Musharaf says Zardari behind murder of wife Benazir

Pakistan's former military ruler Pervez Musharraf who escaped punishment in the Benazir Bhutto assassination case, today claimed that his civilian successor and former president Asif Ali Zardari, was responsible for the killing of his wife Benazir Bhutto.

Zardari had the most to gain from the assassination of the country's first woman prime minister, he said.

Benazir Bhutto, the Pakistan People's Party (PPP) chief and a two-time prime minister, was killed along with more than 20 people in a gun and bomb attack in Rawalpindi's Liaquat Bagh during an election campaign rally on 27 December 2007, when she was 54.

In a video message posted on his party's social media page, Musharraf claimed that Zardari was also responsible for the murder of Benazir's brother Murtaza.

"He [Zardari] was involved in the assassinations of Benazir and Murtaza Bhutto," Musharraf said, adding that he wanted to directly address Benazir's children Bilawal, Bakhtawar and Asifa Bhutto, the people of Sindh province and the people of Pakistan.

The former president and army chief was last month declared a fugitive by an anti-terrorism court, which ordered seizure of his property in connection with the Bhutto murder case.

Musharraf accused PPP co-chairman Zardari of ''having the most to gain from Benazir Bhutto's murder''.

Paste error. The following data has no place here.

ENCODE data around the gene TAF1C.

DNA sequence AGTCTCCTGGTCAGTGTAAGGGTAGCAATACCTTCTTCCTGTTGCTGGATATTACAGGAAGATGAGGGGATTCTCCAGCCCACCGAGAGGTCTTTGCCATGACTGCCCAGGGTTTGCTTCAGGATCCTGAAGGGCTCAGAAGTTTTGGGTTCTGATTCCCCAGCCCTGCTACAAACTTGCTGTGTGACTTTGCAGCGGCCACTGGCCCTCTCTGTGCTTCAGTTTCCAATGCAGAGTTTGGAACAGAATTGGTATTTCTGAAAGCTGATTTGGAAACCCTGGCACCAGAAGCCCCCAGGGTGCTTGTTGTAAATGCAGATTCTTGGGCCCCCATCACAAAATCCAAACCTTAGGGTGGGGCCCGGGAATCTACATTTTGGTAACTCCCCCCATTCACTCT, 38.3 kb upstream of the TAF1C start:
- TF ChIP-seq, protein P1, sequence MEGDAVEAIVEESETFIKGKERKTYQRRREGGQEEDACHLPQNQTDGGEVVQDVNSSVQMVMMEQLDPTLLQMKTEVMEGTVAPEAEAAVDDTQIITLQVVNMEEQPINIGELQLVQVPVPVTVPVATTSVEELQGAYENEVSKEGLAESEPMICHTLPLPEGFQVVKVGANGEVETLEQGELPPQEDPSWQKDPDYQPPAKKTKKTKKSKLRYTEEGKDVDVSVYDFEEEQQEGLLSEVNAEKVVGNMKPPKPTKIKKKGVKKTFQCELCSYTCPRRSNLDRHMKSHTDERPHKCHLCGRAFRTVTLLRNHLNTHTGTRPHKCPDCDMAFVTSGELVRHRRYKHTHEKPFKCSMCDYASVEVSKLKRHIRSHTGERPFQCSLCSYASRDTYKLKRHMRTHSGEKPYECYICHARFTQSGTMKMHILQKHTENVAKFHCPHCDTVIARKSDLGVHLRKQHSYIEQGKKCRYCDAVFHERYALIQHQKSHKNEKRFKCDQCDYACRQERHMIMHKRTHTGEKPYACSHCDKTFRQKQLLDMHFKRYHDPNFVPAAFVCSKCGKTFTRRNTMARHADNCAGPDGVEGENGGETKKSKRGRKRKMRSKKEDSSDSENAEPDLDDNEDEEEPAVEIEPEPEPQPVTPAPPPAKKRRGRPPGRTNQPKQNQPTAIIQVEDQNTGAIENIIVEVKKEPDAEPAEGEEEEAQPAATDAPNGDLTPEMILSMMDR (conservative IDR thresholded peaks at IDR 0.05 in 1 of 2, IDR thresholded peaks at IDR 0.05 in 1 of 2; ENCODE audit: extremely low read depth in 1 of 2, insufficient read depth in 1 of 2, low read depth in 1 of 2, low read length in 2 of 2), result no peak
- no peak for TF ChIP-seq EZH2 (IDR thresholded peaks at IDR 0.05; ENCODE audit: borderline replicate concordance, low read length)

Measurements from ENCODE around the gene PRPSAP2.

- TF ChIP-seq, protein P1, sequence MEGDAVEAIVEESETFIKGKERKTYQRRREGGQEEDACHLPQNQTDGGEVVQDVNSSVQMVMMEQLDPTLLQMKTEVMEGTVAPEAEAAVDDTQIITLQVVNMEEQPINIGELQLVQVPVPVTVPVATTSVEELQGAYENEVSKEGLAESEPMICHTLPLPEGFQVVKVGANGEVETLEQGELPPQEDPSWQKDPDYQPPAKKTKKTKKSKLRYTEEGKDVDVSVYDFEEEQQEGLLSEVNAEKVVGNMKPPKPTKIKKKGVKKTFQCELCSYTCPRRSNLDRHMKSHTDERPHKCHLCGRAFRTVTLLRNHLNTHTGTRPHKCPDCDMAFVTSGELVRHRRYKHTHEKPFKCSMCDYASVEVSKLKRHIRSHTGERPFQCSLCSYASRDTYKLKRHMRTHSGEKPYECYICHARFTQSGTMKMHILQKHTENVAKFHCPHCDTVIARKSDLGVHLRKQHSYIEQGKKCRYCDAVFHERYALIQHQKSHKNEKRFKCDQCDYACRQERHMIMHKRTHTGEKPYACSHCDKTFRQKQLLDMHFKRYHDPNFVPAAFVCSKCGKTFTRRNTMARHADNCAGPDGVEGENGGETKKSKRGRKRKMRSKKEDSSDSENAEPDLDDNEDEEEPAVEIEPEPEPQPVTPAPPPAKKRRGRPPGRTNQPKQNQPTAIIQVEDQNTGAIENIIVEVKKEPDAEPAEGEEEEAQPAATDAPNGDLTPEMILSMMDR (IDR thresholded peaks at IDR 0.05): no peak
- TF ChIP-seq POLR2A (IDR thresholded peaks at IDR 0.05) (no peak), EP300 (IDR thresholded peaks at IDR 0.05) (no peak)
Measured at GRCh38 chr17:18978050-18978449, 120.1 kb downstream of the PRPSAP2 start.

''Asif Ali Zardari is responsible for the Bhutto family's demise and is involved in the deaths of Benazir and Murtaza Bhutto,'' he said. ''Every time there is a murder, the first thing that needs to be seen is who has the most to gain from the death. In this case, I had everything to lose as I was in power and the murder put my government in a difficult situation,'' he said.

''There was just one person that had everything to gain from Benazir's assassination and that was Asif Ali Zardari,'' Musharraf said, adding that it was his analysis of the case.

''Zardari was in power for five years. Why did he not look into the case, why was the investigation not active - because he was involved in Benazir's murder,'' Musharraf alleged.

''The evidence is clear that Baitullah Mehsud and his people were involved in the murder, but who had asked them to target Benazir Bhutto - it could not have been me, the group hated me and the feeling was mutual.

''It is a known fact that I wanted Mehsud dead and so did the government of Pakistan, after his group had attempted to kill me,'' Musharraf said.

Zardari, on the other hand, had a great relationship with the then Afghan president Hamid Karzai, a link he could have used to influence Mehsud and his people, he claimed.

''The charge they are levying against me is that I did not provide Benazir adequate security - something I was not responsible for. The only question I have is, who took the decision to create a hatch in the roof of a bullet- and bomb-proof car?'' he said.

He said Benazir had a heavy security detail and had got into her car unharmed, before someone called her incessantly and got her to wave to the people out of the hatch.

There was no immediate reaction in the Pakistani media from the Bhutto family.

Musharraf, 74, who came to power in a bloodless coup in 1999, has been living in Dubai since last year when he was allowed to leave Pakistan on the ground of medical treatment. He was slapped with a slew of court cases after returning from five years of self-exile in Dubai to contest the general elections in 2013, in which his party won just one seat.